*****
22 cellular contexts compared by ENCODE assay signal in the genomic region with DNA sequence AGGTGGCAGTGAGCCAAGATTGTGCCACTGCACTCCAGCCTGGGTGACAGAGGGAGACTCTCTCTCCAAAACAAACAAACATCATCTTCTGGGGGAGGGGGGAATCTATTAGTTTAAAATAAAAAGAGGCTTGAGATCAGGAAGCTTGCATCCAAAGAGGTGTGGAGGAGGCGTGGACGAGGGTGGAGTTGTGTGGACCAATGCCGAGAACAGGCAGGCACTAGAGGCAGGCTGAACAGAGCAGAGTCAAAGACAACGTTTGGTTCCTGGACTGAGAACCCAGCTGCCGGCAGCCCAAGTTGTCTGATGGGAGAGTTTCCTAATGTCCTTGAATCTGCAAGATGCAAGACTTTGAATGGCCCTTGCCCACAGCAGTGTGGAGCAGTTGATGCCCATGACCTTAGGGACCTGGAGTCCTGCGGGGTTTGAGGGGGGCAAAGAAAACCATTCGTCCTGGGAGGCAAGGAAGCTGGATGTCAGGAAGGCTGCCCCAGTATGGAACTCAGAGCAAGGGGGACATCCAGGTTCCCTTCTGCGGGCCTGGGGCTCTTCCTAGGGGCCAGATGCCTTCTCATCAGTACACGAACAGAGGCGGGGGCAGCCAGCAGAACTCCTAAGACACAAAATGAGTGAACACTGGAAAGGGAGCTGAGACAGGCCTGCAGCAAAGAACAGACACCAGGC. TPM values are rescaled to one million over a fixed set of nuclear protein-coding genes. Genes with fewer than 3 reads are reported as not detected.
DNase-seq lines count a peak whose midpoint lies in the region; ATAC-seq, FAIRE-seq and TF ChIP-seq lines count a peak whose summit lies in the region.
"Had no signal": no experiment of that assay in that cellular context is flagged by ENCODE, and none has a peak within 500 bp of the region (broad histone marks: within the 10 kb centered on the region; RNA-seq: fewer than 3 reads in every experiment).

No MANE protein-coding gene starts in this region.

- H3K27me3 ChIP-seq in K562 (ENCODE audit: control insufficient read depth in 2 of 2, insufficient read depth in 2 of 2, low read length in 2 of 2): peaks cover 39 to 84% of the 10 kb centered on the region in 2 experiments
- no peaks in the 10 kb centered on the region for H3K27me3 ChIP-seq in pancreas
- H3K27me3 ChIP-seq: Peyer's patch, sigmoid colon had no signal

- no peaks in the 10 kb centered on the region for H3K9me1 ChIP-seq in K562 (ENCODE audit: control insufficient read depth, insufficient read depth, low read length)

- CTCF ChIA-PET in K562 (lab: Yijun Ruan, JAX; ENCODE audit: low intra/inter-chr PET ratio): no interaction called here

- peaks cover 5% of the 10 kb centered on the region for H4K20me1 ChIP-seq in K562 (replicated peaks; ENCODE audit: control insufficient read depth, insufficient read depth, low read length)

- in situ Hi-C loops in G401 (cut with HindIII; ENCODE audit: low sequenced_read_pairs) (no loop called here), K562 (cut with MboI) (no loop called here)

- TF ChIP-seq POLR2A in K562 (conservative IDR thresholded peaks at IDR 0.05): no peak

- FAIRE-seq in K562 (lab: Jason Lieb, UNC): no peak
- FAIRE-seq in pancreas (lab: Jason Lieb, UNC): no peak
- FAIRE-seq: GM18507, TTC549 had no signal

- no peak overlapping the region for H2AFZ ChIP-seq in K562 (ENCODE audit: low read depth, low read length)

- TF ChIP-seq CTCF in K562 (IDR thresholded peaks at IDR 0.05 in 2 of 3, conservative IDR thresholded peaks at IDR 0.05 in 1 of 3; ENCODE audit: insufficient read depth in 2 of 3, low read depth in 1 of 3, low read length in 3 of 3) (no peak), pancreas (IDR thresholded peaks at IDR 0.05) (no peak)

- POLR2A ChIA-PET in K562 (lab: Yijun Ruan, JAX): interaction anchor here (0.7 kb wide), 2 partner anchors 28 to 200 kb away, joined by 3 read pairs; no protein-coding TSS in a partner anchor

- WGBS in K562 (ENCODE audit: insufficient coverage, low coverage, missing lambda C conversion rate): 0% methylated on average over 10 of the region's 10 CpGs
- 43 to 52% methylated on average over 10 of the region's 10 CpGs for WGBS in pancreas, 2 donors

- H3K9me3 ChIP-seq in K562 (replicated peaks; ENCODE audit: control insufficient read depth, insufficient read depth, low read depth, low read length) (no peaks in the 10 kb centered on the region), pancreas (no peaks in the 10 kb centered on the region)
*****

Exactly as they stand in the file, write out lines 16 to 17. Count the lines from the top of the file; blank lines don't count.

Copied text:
- no peak overlapping the region for H2AFZ ChIP-seq in K562 (ENCODE audit: low read depth, low read length)

- TF ChIP-seq CTCF in K562 (IDR thresholded peaks at IDR 0.05 in 2 of 3, conservative IDR thresholded peaks at IDR 0.05 in 1 of 3; ENCODE audit: insufficient read depth in 2 of 3, low read depth in 1 of 3, low read length in 3 of 3) (no peak), pancreas (IDR thresholded peaks at IDR 0.05) (no peak)